Sooner or later harmful trends observed in the United States often take hold in Germany.
They might not be at the scale of what Americans confront, but the telltale signs are evident even in Germany’s strong democracy. That especially applies to elections, whether it be negative campaigning, a lack of substance about issues, or voter apathy; there are many similarities on both sides of the Atlantic. In 2016, foreign actors used cyber weapons and information manipulation to target the U.S. presidential election and cast doubt on integrity of the voting process. And in the 2020 presidential election, malign actors used influence operations to undermine confidence in the electoral process, denigrate certain candidates, and sow greater division within the electorate. This year Germany is a ripe target before and after the vote at the end of September. With the benefit of hindsight of what unfolded in the United States, Germany can take steps to further safeguard its election process.
For the first time since 1949, there is not an incumbent chancellor running, making the vote more significant not only for Germans but also for the country’s allies and adversaries. On top of that, the race is wide open and campaigning is laden with hot-button issues, such as the pandemic, gender, migration, and climate, which lend themselves to sowing mistrust and division within an electorate. Foreign and domestic players are seizing these topics and shaping online narratives to undermine trust and sway voters away from parties that stand in their way.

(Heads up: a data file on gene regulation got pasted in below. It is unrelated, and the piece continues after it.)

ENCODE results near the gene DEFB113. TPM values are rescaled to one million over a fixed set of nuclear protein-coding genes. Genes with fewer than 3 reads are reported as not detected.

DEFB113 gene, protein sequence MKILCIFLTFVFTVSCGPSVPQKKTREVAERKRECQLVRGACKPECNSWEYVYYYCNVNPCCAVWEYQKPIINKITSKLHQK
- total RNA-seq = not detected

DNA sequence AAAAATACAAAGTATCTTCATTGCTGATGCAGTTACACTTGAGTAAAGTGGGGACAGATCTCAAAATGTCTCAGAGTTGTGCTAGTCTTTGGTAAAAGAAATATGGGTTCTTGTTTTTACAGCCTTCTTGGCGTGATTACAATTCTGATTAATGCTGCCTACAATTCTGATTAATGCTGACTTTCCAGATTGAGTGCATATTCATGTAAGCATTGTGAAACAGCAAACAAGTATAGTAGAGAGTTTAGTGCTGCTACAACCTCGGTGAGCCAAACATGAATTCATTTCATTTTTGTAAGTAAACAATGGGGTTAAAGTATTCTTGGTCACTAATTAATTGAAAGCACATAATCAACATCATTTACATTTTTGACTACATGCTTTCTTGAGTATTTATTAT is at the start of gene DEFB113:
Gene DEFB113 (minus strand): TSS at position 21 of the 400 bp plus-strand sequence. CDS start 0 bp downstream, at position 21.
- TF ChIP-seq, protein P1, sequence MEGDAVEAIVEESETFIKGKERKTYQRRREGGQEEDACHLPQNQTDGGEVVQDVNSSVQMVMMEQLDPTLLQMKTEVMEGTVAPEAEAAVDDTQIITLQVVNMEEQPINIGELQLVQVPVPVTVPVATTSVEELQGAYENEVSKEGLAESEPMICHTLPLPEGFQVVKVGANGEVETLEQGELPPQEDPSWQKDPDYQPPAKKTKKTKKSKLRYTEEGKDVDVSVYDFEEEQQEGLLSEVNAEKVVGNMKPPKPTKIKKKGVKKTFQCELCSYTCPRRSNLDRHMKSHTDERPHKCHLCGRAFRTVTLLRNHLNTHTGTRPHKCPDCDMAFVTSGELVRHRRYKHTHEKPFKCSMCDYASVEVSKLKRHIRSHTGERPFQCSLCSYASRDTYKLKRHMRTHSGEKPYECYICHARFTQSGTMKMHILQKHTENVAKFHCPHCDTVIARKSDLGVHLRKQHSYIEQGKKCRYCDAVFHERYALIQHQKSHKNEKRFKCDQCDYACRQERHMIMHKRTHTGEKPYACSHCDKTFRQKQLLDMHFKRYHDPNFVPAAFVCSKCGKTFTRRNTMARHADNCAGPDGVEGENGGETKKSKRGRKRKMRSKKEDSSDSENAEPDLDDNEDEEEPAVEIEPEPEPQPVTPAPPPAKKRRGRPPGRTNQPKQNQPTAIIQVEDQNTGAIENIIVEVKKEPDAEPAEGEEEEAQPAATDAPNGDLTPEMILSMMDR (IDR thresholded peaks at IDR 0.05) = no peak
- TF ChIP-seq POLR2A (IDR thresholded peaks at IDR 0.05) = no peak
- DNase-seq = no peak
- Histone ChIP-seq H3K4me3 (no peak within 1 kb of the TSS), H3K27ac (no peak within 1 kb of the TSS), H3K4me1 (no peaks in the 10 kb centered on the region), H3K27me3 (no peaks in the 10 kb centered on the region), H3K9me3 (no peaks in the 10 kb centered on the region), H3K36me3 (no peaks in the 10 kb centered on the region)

Russia has an outsized influence in Germany with the state-backed media outlet RT Deutsch. It is one of the top three media organizations in Germany when it comes to retweets. Not surprisingly the Greens candidate for chancellor, Annalena Baerbock, a vocal critic of Russia and the Nord Stream 2 pipeline, has attracted a disproportionate amount of negative attention on social media. In addition to attacking candidates, RT Deutsch spreads or generates content around certain positions on cultural issues to exacerbate sociopolitical divisions; for example, rainbow flags during the European soccer championship. It has also amplified controversies about the coronavirus to tarnish the credibility of the government and state institutions. According to the Alliance for Securing Democracy, “Impfpflicht” (compulsory vaccination) was the second-most used hashtag among Russian social media accounts in July.
Domestic actors have latched on to similar themes to erode support for the mainstream parties as well as the government. For example, the Alternative für Deutschland (AfD) party has pushed misleading claims about vaccine mandates. Before the 2021 Baden-Württemberg state elections, it falsely alleged that the government’s COVID-19 contact-tracing app was being used for purposes other than infection tracking. Anti-vax communities and government skeptics have also been active in promoting conspiracy theories and questioning the efficacy of vaccines.
Against this backdrop of information manipulation, German voters should be alert to false election information and election officials should do their part to ensure a smooth vote. An election that does not go as planned is easier for malign actors to influence or interfere in.